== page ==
Staunch Test FAIL.
A mentally troubled stand-up comedian embarks on a downward spiral that ultimately leads to the creation of an iconic villain.
Joker is a slow-paced psychological thriller that sets a surreal tone utilising mental health as its strongest asset. It follows the story of Arthur Fleck (Joaquin Phoenix) who struggles to settle in a fast-growing society that always looks down on him. His life worsens throughout the film and we get to see the true effects of his trauma through Jaoquin’s commendable acting. Arthur’s body is malnourished, his laughter uncontrollable but above all, we can give sympathy to a psychotic man because the film shows his journey, enduring a lifetime of horrific abuse.
Director Todd Phillips uses violence sparingly across its two-hour runtime but utilises it to great effect. Every brutal scene has this sense of realism. Music is often absent from these scenes so we get to hear the raw struggles of people suffocating, being shot, stabbed, punched etc.
While graphic violence is dominantly used against males, there are a few instances where threats and violence against women are used in a very distressing way.
The first is Arthur’s mother, Penny Fleck (Frances Conroy) who we later find out adopted him and allowed the abuse from her husband to shape him into the pathetic loser he is now. Arthur smothers his mother with a pillow in quite a disturbing scene as the audience has to patiently listen to the sounds of her struggling for almost 30 seconds. It puts the audience in an uncomfortable spot because the protagonist started as this innocent man given a bad shot at life, and we see him slowly become deranged over the course of the film. His mother isn’t exactly innocent and has enabled an unforgiving amount of abuse to her son in the past but now suffers from a delusional disorder with narcissistic tendencies. It perfectly mirrors both side’s suffering abuse, committing a horrific crime and ultimately getting something they don’t deserve but from opposite ends of the spectrum.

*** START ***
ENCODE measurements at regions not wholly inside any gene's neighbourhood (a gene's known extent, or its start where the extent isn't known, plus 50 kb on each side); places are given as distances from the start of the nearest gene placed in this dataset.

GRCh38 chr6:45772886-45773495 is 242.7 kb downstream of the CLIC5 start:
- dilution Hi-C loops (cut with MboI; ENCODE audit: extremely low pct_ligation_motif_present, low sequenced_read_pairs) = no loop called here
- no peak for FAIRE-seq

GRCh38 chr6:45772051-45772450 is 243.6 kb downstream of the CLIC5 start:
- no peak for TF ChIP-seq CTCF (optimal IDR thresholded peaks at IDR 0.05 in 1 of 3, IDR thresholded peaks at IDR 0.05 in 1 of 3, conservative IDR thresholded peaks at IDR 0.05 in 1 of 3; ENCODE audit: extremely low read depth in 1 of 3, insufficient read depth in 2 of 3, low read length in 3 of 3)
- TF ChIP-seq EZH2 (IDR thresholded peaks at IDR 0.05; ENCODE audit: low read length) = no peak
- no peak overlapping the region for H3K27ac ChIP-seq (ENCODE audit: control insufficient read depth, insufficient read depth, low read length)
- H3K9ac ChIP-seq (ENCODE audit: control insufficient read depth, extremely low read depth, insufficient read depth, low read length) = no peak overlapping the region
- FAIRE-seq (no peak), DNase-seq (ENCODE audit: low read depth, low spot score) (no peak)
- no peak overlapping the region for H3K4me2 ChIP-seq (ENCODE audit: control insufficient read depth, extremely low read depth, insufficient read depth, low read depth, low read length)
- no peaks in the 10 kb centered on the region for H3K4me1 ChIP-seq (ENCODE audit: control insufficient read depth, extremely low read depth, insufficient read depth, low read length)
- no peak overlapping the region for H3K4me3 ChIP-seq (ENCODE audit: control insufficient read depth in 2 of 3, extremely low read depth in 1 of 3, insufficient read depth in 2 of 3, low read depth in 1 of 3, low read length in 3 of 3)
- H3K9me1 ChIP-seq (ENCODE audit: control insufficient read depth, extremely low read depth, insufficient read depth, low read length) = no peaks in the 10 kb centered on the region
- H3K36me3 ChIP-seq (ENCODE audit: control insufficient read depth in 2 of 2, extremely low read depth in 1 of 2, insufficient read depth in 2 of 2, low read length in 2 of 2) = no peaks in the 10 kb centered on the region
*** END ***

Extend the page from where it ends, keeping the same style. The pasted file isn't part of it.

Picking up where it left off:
A more chilling than violent scene is where Arthur goes to Sophie’s (played by Zazie Beetz) apartment; a neighbour whom the two have interacted with throughout the film mostly imagined by Arthur. He lets himself into her apartment, sitting still in the dark. His facial expressions alone give off a sense of dread and fear at this point in the film, Arthur is unpredictable and is completely losing his sanity. The film cuts away with a shot of him leaving but this story thread is left up for interpretation making it difficult to imply if violence was used against her.
This film loosely ties the origins of Batman into this with Martha Wayne (Carrie Louise Putrello) getting shot in the chest down an alleyway by a masked individual. Very short scene but nevertheless is worth mentioning.
Despite this, the violence never feels targeted specifically at women but is instead an eruption of chaos, based on the psychological sufferings of the people within the society. However, the violence depicted here is both brutal and unnerving with some scenes like the mother’s death questionable in their depiction and duration. Others, like Martha’s quick-ending fate are merely here to retell a story that’s been told many times before.
The film in its own way is a multifaceted masterpiece with staggering acting and a message brave enough to tackle the dark complexities of mental health (although this was received as controversial by some audiences), all of which are intertwined with the chaotic conflict sprinkled throughout.
This one’s a #StaunchTestFail
Ben A. Ricci